Hydration Measures

Awareness of the outside world. Salt: A World History, by Mark Kurlansky, Penguin 2003. “Until about 100 years ago, salt, the only rock we eat, was one of the world’s most sought after commodities. Wars were fought over it, other wars were financed with it, colonies were settled to get it. It secured empires and spurred revolutions. Then, fairly suddenly, it lost its value.” MK>Books>Other Non-Fiction>Read More. In my TBR pile, along with Paper by the same author.


We have decided to work on Milton’s water intake. He’s never been a stellar drinker. While we’ll won’t know what specifically ailed him two weeks ago, we wonder if constipation played a part. [Poop Watch]

Plus, a horse who has had colic surgery has an elevated risk of recurrence. Can’t hurt to do these things. All good things to do anyway.

Here Milton, want a drink of nice, fresh water? Sure you do.

Things We Already Do

Buckets of water in the barn, despite a perfectly good trough in the field. Previous Horse and Mathilda did fine with the trough. The current two have always preferred water in the barn. Of course, when they were kept up, that’s what they got. We’ve stayed with it.

Spit bucket. At vet clinic. Milton got used to a low bucket near the food service area. We gave him one while he was stall-bound. Now he has one in his corner on the wall in the run-in area. Yes, this is in addition to the perfectly good buckets 10 feet away that are in addition to the perfectly good water trough that is 50 yards away. Oh well. He seems to enjoy dunking his hay.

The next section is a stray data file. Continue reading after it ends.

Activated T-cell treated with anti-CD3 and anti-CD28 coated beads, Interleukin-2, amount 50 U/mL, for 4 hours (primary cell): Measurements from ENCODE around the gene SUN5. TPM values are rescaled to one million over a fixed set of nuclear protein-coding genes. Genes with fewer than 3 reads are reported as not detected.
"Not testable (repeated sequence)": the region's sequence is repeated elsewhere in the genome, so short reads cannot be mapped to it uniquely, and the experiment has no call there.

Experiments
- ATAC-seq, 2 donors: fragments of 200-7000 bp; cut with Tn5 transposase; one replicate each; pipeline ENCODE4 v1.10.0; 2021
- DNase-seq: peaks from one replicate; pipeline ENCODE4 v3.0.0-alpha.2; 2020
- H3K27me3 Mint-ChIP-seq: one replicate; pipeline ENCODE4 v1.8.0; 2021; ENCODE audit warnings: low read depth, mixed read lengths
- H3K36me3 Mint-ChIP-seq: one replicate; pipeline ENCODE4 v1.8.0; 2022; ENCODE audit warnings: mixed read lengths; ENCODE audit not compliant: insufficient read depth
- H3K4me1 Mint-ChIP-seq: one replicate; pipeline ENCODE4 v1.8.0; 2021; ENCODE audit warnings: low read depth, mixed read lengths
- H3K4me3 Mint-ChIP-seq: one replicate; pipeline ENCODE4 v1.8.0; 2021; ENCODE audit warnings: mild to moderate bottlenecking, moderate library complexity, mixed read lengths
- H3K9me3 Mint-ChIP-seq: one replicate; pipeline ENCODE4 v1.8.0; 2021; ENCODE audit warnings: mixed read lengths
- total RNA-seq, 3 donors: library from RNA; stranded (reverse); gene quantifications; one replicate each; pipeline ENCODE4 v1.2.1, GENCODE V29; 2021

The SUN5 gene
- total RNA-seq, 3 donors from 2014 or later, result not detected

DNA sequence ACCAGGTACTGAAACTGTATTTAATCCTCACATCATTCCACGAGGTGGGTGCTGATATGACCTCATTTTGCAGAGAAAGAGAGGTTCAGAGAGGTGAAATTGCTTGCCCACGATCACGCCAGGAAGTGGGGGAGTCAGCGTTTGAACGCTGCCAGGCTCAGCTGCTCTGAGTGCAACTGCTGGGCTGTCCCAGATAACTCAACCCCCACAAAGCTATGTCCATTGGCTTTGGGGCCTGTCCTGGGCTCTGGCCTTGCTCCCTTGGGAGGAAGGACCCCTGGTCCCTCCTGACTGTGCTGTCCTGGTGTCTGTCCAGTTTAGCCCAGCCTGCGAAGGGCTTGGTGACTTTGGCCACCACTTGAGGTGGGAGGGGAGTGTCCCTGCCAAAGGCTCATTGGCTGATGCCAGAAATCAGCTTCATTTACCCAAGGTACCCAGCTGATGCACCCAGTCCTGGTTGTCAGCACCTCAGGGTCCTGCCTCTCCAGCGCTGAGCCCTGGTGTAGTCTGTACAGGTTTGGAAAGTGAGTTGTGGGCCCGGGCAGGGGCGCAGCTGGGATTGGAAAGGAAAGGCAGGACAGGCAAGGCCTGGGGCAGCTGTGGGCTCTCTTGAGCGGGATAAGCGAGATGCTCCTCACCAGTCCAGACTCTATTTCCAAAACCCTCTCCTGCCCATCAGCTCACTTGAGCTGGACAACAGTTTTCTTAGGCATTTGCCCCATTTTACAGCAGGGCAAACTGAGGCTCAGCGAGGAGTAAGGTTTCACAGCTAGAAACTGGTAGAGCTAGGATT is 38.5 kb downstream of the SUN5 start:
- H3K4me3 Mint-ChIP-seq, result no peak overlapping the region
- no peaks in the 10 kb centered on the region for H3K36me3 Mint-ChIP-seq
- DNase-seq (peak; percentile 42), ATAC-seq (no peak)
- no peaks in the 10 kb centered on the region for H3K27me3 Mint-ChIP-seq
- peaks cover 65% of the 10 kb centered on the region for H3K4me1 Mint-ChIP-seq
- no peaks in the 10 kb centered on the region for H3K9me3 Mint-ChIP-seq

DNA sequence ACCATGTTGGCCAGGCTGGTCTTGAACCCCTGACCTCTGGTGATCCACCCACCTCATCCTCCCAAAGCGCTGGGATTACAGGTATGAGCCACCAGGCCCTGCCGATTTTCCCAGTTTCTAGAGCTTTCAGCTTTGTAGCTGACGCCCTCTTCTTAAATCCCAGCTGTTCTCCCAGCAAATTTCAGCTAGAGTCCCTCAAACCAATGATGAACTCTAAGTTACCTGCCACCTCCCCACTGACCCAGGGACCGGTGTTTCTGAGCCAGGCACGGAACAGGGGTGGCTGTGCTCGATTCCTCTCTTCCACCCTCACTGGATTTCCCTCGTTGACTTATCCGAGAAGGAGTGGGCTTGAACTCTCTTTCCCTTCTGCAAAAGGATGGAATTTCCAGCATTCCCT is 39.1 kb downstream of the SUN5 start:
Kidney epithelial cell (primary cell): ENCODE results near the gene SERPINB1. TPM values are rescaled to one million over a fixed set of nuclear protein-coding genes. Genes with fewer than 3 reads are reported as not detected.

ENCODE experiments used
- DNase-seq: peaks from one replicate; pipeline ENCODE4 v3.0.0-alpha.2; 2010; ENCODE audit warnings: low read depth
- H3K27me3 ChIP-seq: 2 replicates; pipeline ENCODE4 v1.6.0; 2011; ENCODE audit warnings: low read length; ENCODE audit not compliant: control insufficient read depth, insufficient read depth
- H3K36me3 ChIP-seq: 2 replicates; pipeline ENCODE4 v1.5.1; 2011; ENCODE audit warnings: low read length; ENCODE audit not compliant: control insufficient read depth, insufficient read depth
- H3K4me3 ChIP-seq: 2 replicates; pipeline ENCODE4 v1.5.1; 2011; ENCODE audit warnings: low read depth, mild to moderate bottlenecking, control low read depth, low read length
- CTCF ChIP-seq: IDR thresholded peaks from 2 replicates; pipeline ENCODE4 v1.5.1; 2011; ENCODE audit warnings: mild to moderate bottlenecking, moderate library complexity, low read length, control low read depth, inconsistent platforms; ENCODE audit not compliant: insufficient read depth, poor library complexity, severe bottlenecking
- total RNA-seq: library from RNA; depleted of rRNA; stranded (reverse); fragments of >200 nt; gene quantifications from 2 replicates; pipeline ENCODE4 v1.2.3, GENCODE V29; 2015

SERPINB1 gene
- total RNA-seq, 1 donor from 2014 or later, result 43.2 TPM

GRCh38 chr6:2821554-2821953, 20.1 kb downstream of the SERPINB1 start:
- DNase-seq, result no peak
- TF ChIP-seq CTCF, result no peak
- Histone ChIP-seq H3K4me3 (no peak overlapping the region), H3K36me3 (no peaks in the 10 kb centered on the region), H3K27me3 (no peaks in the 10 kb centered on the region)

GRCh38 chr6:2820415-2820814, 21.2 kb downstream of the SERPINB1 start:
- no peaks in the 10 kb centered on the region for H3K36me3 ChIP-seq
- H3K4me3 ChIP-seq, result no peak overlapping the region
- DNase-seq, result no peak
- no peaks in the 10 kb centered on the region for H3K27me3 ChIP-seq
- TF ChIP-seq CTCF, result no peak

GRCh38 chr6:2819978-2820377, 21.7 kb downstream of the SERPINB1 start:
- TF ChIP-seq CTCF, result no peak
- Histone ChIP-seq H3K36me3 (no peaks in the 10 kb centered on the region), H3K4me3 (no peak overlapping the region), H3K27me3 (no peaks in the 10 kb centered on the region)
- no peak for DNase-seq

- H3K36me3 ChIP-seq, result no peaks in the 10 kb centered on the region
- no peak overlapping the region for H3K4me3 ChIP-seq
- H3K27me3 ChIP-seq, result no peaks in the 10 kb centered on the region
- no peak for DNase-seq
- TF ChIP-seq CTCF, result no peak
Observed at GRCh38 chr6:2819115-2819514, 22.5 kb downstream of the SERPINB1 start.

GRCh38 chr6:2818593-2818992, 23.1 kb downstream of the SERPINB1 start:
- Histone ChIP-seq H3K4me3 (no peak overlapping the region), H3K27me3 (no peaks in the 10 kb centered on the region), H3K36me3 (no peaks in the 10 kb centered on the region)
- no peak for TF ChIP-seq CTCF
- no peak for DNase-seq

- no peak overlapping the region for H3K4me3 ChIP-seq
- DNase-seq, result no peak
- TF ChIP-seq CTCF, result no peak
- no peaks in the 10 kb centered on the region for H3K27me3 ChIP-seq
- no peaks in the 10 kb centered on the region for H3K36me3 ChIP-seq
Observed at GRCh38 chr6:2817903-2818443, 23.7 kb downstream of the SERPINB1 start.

Soak feed. Mush not soup.

Plain salt block & a mineral block. Previous pair preferred the red mineral block. Milton likes the plain, white salt block. He will often go have a lap after work.

Hot water. Tea service continues. [Winter Protocols, Tea Service Has Begun & Stall Rest Chronicles 29 March, Changes]

Things We Have Added

A second, shiny new salt block over where Milton likes to stand.

Started summer electrolytes early. Able to do immediate. Had some from last year. Good thing about salt, it doesn’t go stale. That’s kinda the point of salt.

Rigorous dumping & cleaning of buckets. Easy to let an extra day or two go by, particularly if it means dumping a three-quarer-full spare bucket. Now, out ya go!

Carrots & apples instead of commercial treats. We were feeding small, inexpensive treats. We figure they were likely to be mostly filler.

Commercial treats sparingly. One at a time, not handfuls.


Flavored water. Tried apple juice. Big nope. Even though liked it on dinner & from bucket by itself. Never touched the water with juice in it. I keep reading about this. Have never seen or know someone who actually does it. May try again, may not.

Wet hay. Do not want to go there unless necessary for health reasons. A complete PIA and changes the hay nutrition.


Better treats? Once we are done with the current stockpile, We may upgrade to fancy treats, especially if we are feeding fewer of them.

Second smaller trough near barn? Closer. Smaller so easy to clean more often.

Any other ideas?



4 thoughts on “Hydration Measures

  1. Sounds like you’ve given them everything except personal thermos bottles.

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